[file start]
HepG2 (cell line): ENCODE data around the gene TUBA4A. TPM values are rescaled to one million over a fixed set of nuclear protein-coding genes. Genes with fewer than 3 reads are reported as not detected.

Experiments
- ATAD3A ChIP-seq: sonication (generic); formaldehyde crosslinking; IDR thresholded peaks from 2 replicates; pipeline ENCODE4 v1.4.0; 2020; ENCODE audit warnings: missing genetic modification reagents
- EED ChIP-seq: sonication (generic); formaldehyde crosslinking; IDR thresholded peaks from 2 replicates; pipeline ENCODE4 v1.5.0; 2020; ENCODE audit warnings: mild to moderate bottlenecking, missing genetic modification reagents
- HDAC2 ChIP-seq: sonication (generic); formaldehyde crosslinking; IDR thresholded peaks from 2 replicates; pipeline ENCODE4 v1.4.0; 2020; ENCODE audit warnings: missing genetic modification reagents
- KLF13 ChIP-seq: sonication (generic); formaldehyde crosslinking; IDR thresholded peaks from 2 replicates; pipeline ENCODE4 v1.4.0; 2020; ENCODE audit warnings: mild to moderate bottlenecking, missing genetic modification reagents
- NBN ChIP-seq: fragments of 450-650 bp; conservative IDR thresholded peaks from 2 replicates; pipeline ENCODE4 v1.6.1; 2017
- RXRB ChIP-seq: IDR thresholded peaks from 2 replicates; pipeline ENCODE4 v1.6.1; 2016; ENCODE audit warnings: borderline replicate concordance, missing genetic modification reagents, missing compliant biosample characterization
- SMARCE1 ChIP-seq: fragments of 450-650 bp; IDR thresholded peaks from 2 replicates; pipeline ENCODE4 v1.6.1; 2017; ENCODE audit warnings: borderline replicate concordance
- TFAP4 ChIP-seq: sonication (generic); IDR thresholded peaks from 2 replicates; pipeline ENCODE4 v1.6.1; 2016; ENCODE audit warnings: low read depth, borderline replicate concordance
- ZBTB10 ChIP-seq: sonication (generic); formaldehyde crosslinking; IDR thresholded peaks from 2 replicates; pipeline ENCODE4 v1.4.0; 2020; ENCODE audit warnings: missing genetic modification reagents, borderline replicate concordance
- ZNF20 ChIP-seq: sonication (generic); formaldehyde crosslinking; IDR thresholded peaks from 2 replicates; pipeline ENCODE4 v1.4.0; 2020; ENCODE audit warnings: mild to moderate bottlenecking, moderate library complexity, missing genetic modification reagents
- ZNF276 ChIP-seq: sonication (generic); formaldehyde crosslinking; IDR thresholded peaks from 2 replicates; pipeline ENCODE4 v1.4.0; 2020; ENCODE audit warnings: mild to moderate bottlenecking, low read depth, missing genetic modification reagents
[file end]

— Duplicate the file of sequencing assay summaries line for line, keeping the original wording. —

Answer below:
HepG2 (cell line): ENCODE data around the gene TUBA4A. TPM values are rescaled to one million over a fixed set of nuclear protein-coding genes. Genes with fewer than 3 reads are reported as not detected.

Experiments
- ATAD3A ChIP-seq: sonication (generic); formaldehyde crosslinking; IDR thresholded peaks from 2 replicates; pipeline ENCODE4 v1.4.0; 2020; ENCODE audit warnings: missing genetic modification reagents
- EED ChIP-seq: sonication (generic); formaldehyde crosslinking; IDR thresholded peaks from 2 replicates; pipeline ENCODE4 v1.5.0; 2020; ENCODE audit warnings: mild to moderate bottlenecking, missing genetic modification reagents
- HDAC2 ChIP-seq: sonication (generic); formaldehyde crosslinking; IDR thresholded peaks from 2 replicates; pipeline ENCODE4 v1.4.0; 2020; ENCODE audit warnings: missing genetic modification reagents
- KLF13 ChIP-seq: sonication (generic); formaldehyde crosslinking; IDR thresholded peaks from 2 replicates; pipeline ENCODE4 v1.4.0; 2020; ENCODE audit warnings: mild to moderate bottlenecking, missing genetic modification reagents
- NBN ChIP-seq: fragments of 450-650 bp; conservative IDR thresholded peaks from 2 replicates; pipeline ENCODE4 v1.6.1; 2017
- RXRB ChIP-seq: IDR thresholded peaks from 2 replicates; pipeline ENCODE4 v1.6.1; 2016; ENCODE audit warnings: borderline replicate concordance, missing genetic modification reagents, missing compliant biosample characterization
- SMARCE1 ChIP-seq: fragments of 450-650 bp; IDR thresholded peaks from 2 replicates; pipeline ENCODE4 v1.6.1; 2017; ENCODE audit warnings: borderline replicate concordance
- TFAP4 ChIP-seq: sonication (generic); IDR thresholded peaks from 2 replicates; pipeline ENCODE4 v1.6.1; 2016; ENCODE audit warnings: low read depth, borderline replicate concordance
- ZBTB10 ChIP-seq: sonication (generic); formaldehyde crosslinking; IDR thresholded peaks from 2 replicates; pipeline ENCODE4 v1.4.0; 2020; ENCODE audit warnings: missing genetic modification reagents, borderline replicate concordance
- ZNF20 ChIP-seq: sonication (generic); formaldehyde crosslinking; IDR thresholded peaks from 2 replicates; pipeline ENCODE4 v1.4.0; 2020; ENCODE audit warnings: mild to moderate bottlenecking, moderate library complexity, missing genetic modification reagents
- ZNF276 ChIP-seq: sonication (generic); formaldehyde crosslinking; IDR thresholded peaks from 2 replicates; pipeline ENCODE4 v1.4.0; 2020; ENCODE audit warnings: mild to moderate bottlenecking, low read depth, missing genetic modification reagents